And despite Democrats’ slim majorities in both chambers, Biden’s path toward victory on Capitol Hill remains dotted with landmines. He could try to work with Republicans and risk a stalemate or months of inaction, angering his own base. He could try to force a bill through without any GOP votes, blowing up his own promises of unity and bipartisanship in the first weeks of his term. Or, as progressive Democrats fear, he could search for a compromise — running the risk of a watered-down package that takes months to pass, omits some priorities and sparks only sluggish economic growth.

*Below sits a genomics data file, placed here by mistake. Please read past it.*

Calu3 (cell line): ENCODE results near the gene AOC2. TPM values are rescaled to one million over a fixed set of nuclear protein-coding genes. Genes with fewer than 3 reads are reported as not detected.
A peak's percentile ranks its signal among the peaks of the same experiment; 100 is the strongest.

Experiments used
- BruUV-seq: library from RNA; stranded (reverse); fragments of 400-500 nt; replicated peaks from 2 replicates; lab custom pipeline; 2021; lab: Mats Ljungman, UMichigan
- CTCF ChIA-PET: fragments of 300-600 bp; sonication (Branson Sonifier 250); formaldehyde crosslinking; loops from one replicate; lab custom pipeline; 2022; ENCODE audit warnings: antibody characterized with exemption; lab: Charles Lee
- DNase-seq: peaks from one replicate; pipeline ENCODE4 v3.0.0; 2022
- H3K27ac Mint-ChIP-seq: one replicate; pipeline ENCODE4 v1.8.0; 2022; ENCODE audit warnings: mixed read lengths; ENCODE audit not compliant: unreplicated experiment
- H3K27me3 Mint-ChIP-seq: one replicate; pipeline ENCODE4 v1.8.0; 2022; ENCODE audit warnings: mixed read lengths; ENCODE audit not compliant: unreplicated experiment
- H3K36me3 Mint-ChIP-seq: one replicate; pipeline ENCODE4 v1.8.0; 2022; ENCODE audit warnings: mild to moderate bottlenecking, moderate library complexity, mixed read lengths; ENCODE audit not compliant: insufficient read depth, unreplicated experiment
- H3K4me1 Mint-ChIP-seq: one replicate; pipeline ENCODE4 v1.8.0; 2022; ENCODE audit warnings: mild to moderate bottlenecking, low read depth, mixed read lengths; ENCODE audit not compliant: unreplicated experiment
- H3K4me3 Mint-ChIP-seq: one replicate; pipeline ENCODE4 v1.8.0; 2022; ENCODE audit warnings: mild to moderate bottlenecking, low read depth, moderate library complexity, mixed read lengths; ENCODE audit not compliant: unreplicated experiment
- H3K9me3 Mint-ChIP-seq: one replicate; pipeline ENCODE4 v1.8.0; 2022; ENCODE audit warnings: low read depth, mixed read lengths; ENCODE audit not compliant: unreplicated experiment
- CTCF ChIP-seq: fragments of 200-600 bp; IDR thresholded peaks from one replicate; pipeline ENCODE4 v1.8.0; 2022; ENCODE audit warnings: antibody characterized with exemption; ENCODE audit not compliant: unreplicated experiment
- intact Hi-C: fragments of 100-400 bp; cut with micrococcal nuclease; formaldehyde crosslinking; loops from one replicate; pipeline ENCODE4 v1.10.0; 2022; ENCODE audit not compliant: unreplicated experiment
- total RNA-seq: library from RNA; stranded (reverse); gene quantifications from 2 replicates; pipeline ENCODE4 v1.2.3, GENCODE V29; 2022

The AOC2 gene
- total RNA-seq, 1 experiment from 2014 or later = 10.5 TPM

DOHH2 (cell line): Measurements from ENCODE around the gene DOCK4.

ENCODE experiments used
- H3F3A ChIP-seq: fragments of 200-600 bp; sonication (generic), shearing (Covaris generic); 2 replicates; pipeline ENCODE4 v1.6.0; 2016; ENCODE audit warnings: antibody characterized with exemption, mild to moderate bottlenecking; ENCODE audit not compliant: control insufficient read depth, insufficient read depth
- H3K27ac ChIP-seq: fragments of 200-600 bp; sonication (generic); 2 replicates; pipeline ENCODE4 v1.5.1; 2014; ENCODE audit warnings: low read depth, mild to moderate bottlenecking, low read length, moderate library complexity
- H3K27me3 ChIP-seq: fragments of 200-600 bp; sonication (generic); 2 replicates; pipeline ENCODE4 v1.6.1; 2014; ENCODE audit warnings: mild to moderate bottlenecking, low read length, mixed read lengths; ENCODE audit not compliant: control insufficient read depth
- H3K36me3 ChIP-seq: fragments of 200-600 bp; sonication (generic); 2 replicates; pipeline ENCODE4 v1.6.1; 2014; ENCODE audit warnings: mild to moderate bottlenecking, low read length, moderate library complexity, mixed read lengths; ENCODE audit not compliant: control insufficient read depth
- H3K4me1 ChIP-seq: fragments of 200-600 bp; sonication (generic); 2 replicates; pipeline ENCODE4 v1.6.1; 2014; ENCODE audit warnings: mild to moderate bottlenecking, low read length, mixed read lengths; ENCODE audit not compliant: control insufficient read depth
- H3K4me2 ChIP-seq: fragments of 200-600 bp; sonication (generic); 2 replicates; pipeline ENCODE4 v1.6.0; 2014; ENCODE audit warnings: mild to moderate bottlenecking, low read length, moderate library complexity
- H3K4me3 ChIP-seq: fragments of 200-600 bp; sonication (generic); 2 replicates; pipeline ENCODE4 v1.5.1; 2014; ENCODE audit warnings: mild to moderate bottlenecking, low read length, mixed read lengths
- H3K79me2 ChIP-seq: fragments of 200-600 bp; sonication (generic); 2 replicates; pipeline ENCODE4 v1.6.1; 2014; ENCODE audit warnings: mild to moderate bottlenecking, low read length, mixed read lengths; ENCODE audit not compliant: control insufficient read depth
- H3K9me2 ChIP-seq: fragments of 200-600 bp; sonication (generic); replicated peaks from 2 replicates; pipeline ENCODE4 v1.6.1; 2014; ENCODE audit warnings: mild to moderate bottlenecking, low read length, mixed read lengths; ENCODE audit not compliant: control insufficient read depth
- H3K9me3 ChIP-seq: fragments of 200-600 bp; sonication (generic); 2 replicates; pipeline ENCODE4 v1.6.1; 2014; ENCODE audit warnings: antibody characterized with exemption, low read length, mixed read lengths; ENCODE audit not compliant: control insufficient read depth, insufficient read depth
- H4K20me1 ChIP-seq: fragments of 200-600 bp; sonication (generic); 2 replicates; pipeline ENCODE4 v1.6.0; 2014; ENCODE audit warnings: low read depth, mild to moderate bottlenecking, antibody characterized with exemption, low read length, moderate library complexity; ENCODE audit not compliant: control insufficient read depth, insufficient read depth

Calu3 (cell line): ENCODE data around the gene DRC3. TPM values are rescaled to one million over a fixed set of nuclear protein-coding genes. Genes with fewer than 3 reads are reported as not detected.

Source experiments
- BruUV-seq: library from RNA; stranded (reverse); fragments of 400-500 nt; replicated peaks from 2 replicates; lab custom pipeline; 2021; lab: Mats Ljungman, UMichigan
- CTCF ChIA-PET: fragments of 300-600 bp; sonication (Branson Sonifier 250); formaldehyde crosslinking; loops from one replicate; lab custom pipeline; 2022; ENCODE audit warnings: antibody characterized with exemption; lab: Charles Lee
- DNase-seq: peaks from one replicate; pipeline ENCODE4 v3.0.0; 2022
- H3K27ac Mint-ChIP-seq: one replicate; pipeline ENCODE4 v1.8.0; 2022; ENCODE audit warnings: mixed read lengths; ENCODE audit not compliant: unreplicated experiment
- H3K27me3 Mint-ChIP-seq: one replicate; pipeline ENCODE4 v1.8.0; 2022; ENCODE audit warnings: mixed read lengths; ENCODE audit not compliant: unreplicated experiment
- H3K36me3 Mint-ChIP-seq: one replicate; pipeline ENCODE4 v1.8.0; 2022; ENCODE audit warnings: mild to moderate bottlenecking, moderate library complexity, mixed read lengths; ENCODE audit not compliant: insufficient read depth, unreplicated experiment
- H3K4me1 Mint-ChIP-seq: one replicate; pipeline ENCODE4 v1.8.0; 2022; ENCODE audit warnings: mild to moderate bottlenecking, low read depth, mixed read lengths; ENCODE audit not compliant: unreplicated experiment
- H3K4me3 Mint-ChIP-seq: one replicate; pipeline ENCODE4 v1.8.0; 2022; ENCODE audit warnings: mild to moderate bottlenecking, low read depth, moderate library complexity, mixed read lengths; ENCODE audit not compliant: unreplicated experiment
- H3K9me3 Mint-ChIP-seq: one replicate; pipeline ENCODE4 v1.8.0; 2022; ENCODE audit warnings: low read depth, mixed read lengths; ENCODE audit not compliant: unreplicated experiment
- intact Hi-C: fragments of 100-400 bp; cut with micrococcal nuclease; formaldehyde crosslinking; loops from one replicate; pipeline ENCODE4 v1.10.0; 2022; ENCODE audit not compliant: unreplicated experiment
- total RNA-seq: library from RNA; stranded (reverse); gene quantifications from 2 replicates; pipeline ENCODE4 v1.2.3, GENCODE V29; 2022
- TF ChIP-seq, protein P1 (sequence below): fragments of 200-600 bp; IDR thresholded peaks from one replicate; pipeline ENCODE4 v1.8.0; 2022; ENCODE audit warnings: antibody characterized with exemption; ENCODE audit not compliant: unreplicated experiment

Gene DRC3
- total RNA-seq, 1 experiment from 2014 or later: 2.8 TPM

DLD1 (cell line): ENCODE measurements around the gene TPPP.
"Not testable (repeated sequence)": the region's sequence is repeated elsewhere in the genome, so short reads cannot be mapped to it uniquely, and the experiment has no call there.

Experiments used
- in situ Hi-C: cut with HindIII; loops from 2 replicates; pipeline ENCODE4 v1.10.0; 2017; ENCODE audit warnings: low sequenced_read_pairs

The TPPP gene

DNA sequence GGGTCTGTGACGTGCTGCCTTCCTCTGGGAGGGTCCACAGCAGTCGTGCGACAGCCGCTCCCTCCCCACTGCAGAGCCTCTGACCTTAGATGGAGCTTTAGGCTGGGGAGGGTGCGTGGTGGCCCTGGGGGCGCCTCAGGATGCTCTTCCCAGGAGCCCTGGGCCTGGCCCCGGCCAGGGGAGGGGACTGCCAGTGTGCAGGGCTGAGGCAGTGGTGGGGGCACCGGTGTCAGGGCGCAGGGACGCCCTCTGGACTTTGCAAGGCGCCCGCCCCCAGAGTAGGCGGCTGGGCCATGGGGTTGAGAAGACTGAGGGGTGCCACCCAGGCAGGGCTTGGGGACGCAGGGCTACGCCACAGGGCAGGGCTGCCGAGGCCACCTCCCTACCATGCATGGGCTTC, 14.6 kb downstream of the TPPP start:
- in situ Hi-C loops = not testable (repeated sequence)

Against a backdrop of high unemployment, low inflation and interest rates near zero, “it’s screaming that lawmakers should put their foot flat to the fiscal policy accelerator and press,” said Mark Zandi, the chief economist at Moody’s Analytics.
Biden “can’t press on the accelerator by himself,” Zandi said. “He desperately needs Congress to kick into gear here.”